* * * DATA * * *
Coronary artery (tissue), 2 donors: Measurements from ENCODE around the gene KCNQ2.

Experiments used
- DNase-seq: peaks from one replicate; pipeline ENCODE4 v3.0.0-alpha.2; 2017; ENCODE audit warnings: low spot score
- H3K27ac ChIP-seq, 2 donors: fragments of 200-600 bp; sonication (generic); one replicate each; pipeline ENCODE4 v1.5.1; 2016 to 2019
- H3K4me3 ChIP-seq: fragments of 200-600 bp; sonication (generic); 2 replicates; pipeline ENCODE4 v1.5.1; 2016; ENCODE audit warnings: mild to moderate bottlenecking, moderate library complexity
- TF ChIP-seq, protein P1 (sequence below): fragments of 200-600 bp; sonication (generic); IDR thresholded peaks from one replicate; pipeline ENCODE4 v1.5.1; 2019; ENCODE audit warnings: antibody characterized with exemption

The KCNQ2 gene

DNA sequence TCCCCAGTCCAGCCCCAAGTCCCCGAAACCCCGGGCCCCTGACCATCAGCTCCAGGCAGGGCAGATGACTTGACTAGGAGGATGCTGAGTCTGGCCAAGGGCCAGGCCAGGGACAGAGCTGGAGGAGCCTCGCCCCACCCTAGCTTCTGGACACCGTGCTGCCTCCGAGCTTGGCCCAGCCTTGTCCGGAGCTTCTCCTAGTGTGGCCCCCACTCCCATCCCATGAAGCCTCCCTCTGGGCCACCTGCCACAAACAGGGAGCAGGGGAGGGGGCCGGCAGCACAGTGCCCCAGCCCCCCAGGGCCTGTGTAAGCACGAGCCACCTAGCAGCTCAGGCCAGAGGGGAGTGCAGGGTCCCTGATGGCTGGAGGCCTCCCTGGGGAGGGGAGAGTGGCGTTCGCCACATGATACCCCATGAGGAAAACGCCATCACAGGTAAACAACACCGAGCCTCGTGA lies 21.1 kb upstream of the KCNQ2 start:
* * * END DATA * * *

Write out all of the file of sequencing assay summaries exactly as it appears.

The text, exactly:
Coronary artery (tissue), 2 donors: Measurements from ENCODE around the gene KCNQ2.

Experiments used
- DNase-seq: peaks from one replicate; pipeline ENCODE4 v3.0.0-alpha.2; 2017; ENCODE audit warnings: low spot score
- H3K27ac ChIP-seq, 2 donors: fragments of 200-600 bp; sonication (generic); one replicate each; pipeline ENCODE4 v1.5.1; 2016 to 2019
- H3K4me3 ChIP-seq: fragments of 200-600 bp; sonication (generic); 2 replicates; pipeline ENCODE4 v1.5.1; 2016; ENCODE audit warnings: mild to moderate bottlenecking, moderate library complexity
- TF ChIP-seq, protein P1 (sequence below): fragments of 200-600 bp; sonication (generic); IDR thresholded peaks from one replicate; pipeline ENCODE4 v1.5.1; 2019; ENCODE audit warnings: antibody characterized with exemption

The KCNQ2 gene

DNA sequence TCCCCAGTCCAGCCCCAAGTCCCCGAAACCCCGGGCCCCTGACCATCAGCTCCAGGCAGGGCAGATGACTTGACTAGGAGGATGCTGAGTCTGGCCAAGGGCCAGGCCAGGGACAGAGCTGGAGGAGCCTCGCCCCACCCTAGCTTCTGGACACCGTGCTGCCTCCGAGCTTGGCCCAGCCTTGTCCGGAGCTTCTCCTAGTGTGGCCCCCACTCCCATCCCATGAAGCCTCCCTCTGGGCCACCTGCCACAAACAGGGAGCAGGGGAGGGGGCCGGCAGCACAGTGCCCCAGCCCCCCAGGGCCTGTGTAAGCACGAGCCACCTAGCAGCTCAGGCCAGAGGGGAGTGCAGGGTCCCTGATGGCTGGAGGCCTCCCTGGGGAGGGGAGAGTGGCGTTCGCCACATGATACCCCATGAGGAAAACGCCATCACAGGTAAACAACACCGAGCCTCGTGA lies 21.1 kb upstream of the KCNQ2 start: